This post is part of an ongoing series about our lab’s fall book club. We’re reading The Body Keeps the Score by Bessel van der Kolk. We hope you can join us at our next meeting or share your thoughts in the comments below.

Prologue: Facing Trauma

In the prologue to The Body Keeps the Score, author Bessel van der Kolk introduces the topic of trauma, discusses how common traumatic experiences are, and outlines the various scientific approaches to studying trauma and its treatment.

  • “[Victims of traumatic experiences] become so upset when they think about what they experienced that they try to push it out of their minds, trying to act as if nothing happened, and move on. It takes tremendous energy to keep functioning while carrying the memory of terror, and the shame of utter weakness and vulnerability” (p. 2). What role does shame play in the experience of trauma? How do people move past or heal from intense feelings of shame?
  • “The challenge is: How can people gain control over the residues of past trauma and return to being masters of their own ship?” (p. 4). What do people need in order to feel empowered, especially after an overwhelming or traumatic experience?

Chapter 1: Lessons from Vietnam Veterans

The author describes his early professional experiences treating veterans of the Vietnam War. The author discusses how treatment of trauma and PTSD has changed in the last several decades, and he describes common symptoms of trauma: loss of self, numbing, reorganization of perception, and feeling stuck in trauma.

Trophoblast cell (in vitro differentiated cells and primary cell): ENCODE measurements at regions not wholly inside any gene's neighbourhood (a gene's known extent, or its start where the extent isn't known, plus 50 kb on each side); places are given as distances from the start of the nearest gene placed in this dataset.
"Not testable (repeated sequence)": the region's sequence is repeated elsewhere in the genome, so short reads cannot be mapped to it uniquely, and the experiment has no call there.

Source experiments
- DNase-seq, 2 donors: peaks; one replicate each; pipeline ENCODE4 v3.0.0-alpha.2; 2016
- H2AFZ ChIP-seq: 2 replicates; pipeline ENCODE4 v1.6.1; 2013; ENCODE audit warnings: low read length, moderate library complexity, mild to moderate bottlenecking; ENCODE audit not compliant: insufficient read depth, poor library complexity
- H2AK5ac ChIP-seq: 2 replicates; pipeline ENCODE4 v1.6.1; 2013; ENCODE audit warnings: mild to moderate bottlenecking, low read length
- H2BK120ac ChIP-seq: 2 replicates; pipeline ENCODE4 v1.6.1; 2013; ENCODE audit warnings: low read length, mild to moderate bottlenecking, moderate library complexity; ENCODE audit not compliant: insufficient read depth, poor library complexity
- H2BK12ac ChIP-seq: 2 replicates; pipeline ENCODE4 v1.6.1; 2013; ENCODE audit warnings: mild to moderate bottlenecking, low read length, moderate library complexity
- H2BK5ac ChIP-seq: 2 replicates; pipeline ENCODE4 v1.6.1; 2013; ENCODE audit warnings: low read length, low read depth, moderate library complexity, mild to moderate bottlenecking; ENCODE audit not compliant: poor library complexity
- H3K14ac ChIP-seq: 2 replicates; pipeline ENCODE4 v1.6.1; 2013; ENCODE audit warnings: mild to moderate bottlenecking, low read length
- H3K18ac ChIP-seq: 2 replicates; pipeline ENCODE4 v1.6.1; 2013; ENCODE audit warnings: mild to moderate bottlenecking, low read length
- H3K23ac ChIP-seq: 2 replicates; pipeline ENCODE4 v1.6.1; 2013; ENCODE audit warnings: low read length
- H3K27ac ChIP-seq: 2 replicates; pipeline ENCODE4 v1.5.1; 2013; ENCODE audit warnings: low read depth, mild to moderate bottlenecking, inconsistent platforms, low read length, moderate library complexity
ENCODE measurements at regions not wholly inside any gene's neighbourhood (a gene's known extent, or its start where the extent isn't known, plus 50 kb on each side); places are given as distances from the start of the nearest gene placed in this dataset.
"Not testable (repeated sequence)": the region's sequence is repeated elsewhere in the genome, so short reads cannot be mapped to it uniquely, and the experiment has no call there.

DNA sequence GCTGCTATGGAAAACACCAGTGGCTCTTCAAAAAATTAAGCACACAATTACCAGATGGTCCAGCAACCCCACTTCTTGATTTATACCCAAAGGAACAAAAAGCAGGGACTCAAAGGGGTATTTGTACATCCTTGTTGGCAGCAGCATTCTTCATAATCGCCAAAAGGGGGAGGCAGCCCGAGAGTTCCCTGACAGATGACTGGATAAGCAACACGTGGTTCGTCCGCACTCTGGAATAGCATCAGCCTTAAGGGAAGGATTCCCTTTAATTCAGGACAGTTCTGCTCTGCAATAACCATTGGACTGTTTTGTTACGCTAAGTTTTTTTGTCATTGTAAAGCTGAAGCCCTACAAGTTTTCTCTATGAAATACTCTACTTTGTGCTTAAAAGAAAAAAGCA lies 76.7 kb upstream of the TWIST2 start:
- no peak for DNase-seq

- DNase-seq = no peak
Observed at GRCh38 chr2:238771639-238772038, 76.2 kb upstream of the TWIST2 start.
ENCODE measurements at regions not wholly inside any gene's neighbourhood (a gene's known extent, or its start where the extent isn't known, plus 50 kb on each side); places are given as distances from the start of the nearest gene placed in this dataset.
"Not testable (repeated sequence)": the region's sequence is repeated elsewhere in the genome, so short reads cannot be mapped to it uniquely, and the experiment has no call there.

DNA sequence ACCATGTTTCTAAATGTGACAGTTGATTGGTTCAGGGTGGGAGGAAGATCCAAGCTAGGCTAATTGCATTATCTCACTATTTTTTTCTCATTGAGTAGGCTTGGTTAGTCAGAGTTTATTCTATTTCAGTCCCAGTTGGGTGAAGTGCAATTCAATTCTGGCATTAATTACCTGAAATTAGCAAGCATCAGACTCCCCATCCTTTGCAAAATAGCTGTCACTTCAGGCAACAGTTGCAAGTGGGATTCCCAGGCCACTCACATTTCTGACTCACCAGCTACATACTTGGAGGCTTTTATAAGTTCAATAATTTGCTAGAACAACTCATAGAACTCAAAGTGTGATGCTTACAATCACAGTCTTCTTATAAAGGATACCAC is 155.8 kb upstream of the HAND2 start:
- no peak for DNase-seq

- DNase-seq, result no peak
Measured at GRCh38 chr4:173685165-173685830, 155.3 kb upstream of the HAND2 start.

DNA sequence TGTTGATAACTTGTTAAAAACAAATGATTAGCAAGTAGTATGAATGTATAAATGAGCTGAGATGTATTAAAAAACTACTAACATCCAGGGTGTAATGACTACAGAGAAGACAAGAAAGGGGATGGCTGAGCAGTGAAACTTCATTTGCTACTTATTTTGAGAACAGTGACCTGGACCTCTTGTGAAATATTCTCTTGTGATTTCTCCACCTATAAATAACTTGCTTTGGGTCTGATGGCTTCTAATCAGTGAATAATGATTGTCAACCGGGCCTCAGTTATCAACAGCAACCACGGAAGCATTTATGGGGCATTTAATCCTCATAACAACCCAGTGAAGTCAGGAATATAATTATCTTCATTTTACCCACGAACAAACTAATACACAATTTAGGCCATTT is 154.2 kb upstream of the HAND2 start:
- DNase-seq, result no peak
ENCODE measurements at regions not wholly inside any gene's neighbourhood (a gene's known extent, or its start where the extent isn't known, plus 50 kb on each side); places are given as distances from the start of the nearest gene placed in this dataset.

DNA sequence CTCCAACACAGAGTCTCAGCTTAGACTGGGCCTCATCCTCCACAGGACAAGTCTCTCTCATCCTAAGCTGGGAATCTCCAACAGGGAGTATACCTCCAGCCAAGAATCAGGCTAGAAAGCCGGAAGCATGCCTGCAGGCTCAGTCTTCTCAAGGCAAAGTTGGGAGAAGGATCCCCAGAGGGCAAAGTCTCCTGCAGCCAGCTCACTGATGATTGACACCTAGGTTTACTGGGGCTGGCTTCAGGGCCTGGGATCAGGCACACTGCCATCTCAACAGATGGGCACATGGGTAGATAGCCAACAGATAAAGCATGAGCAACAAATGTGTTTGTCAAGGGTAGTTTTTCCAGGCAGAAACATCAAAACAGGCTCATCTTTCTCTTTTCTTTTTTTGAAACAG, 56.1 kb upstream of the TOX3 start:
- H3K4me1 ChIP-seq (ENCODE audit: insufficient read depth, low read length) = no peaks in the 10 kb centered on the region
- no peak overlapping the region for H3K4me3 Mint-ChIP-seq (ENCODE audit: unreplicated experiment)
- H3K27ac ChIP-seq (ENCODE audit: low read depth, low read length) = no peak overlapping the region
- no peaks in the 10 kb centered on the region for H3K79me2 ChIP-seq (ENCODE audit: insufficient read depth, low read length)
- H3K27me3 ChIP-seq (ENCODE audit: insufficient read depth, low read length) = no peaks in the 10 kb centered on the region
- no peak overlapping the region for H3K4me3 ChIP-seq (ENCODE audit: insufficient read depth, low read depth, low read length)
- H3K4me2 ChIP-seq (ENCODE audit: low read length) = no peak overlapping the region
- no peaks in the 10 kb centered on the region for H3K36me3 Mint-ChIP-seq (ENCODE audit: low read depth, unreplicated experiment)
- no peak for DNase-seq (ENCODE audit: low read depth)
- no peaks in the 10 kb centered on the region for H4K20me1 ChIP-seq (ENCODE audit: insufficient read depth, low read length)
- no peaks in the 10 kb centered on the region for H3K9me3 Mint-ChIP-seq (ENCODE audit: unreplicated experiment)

• The author quotes a mentor who stated, “The greatest sources of our suffering of the lies we tell ourselves.” He says this was true for both his patients and himself. “We don’t really want to know what soldiers go through in combat. We do not really want to know how many children are being molested and abused in our own society or how many couples … engage in violence at some point during their relationship” (p. 11). Do you agree with this statement? What would be the social implications if we all really knew how commonplace trauma is in society?
  • After treating the veteran, Tom, for months, the author discovers he committed atrocities against Vietnamese villagers after his own traumatic experience. What would it be like, to work with a patient who disclosed similar past behaviors?
  • “After trauma the world becomes sharply divided between those who know and those who don’t. People who have not shared the traumatic experience cannot be trusted, because they can’t understand it. Sadly, this often includes spouses, children, and co-workers” (p. 18). How would you approach helping someone who can only relate to those who have shared their traumatic experience?
  • The author repeatedly alludes to the body’s physical sense of memory: “For real change to take place, the body needs to learn that the danger has passed and to live in the reality of the present” (emphasis added; p. 21). What do you think it means, for the body to learn something?

Cover photo from National Archives

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